Testing: The Good, the Bad, and the Hopeful

We gathered a diverse group to discuss standardized testing. We expected a lively discussion, and we got that with a heavy dose of sanity, insight and hopeful optimism.


  1. We began with a discussion on how the Seattle MAP boycott impacted the conversation about standardized testing. 
  2. The idea of quality and quantity came up frequently. It is central to the discussion of testing. This group took it beyond that to get more specific.
  3. The idea of quality lives in our focus. Not all content is easy to test. The content that is richer requires a richer test and that, this group feels, would provide more useful data.
  4. The group several times came back to the need to engage a wider audience in the discussion of testing. This begins with including greater teacher voice but goes beyond that to include a much broader group of stakeholders.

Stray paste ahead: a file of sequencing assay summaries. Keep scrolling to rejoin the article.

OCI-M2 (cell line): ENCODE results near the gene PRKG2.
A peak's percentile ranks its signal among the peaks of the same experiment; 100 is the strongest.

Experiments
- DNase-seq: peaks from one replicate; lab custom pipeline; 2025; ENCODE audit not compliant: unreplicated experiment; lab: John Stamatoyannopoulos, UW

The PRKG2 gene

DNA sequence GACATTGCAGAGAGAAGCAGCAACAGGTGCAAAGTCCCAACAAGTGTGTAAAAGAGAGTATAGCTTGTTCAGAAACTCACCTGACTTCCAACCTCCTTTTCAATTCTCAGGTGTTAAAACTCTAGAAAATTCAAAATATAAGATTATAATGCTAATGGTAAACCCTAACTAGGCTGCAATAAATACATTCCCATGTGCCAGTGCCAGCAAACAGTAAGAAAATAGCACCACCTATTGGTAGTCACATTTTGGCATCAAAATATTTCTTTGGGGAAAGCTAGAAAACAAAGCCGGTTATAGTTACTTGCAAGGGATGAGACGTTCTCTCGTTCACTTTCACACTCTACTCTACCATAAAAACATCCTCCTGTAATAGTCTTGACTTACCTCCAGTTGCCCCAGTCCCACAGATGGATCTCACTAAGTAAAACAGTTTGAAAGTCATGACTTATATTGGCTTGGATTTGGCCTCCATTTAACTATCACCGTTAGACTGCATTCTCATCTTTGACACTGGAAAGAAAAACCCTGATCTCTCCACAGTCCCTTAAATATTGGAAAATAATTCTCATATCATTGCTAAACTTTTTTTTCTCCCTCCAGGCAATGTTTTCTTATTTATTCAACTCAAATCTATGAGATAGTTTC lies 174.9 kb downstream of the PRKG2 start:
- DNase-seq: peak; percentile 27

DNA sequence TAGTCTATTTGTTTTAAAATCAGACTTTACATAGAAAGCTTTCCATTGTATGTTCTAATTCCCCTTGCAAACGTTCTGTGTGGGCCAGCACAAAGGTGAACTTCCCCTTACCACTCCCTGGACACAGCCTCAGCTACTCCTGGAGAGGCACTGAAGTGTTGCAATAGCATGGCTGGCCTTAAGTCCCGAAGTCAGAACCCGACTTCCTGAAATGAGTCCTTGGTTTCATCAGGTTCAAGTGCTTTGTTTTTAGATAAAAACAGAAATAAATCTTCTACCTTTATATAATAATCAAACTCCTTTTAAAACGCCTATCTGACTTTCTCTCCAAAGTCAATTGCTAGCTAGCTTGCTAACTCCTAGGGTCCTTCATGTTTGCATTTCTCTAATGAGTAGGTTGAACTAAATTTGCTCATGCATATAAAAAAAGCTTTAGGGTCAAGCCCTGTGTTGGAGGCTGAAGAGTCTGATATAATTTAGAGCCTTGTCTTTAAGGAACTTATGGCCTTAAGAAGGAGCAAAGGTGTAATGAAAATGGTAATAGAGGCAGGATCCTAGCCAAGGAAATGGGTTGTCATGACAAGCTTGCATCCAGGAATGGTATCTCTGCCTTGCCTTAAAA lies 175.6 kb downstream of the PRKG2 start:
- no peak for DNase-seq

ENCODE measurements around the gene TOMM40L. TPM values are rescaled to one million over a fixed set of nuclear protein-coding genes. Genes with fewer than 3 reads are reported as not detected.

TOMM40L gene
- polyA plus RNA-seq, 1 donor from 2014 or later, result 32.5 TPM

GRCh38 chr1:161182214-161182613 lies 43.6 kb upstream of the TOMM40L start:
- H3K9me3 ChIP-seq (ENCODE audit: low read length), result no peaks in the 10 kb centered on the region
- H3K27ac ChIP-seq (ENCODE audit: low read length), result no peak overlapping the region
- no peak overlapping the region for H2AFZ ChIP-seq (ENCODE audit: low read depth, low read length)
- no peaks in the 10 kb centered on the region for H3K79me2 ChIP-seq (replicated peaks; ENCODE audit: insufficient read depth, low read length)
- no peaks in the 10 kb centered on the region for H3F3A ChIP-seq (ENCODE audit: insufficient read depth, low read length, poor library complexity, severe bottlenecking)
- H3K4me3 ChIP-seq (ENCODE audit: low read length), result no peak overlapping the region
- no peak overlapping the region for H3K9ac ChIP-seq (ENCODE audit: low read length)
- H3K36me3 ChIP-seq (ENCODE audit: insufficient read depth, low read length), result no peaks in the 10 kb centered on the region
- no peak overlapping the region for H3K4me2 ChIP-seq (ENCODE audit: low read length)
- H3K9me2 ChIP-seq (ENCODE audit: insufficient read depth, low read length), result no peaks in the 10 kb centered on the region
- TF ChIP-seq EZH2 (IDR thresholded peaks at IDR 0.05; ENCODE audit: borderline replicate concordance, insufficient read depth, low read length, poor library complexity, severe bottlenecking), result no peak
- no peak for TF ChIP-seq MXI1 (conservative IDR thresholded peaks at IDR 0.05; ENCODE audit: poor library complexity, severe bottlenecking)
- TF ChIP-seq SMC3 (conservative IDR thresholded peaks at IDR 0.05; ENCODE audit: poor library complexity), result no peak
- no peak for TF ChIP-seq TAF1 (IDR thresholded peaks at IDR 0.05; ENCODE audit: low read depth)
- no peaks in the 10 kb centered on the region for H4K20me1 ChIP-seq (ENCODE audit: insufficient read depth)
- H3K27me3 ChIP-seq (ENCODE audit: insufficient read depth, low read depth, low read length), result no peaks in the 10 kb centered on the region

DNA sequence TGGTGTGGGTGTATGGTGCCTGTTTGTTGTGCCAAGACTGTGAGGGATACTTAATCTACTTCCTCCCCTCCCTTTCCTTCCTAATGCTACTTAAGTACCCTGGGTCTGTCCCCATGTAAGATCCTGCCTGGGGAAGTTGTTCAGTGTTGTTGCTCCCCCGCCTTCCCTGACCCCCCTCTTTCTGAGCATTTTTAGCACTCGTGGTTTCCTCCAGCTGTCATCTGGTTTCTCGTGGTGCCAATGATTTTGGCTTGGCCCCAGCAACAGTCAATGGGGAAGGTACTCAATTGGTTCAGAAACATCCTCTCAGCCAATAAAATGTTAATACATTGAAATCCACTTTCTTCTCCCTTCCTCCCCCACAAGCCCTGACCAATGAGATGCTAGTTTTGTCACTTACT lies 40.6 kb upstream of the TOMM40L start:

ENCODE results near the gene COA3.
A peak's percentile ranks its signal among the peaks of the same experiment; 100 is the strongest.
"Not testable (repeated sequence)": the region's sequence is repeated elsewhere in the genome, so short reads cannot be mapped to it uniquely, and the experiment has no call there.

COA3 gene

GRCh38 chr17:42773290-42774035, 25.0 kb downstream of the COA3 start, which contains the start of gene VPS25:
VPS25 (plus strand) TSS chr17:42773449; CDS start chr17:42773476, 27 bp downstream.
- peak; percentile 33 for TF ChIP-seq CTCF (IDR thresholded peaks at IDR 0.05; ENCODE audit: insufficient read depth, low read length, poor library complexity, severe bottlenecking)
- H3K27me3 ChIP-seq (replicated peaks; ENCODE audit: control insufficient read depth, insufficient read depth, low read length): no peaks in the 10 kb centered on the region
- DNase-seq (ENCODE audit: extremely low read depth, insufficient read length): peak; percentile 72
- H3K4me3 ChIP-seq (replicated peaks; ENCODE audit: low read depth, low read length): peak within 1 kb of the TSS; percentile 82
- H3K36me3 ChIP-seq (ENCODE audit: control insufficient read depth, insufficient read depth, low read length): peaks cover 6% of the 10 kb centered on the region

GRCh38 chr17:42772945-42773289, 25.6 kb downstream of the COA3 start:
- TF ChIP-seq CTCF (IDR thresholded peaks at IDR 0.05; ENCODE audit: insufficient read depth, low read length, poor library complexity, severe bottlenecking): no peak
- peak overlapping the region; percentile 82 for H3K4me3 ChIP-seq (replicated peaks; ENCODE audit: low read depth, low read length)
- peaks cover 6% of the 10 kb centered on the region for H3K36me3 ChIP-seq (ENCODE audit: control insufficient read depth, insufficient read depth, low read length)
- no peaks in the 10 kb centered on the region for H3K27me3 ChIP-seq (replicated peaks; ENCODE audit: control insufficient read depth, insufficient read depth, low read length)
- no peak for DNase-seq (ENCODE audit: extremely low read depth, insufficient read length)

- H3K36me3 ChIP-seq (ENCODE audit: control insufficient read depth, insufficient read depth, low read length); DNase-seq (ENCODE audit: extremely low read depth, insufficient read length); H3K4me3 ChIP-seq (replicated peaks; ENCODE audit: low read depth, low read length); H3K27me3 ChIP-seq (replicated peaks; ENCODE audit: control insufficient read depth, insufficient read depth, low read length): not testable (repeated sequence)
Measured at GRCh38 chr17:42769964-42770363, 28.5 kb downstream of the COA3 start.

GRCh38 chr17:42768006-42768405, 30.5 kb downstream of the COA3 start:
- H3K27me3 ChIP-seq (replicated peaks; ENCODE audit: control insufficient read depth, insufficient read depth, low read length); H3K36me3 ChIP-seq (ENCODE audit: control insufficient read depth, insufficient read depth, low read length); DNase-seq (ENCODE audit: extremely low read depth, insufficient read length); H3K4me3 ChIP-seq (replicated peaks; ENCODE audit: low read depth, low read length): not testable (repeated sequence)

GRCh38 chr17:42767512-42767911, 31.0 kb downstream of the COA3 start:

5. Sarah brought up that this discussion will only touch at the surface of what we need to work on in education. The idea of deeper dysfunctions was powerful in describing the problems beneath testing.
  6. For our second question we wanted the group to have a chance to share stories from the field about the testing focus impact, good or bad, on their students.
  7. Again, the need to test those skills and concepts that are richer surfaced.
  8. The group, as usual, was solution focused and offered several ideas about useful aspects of the tests. 
  9. There are several states and districts where the tests do not return results quick enough to inform instruction of a specific group.
  10. This group is well read and has a rich connection to a variety of resources and other education groups. THis is always evident in data, quotes and research they bring into the chat.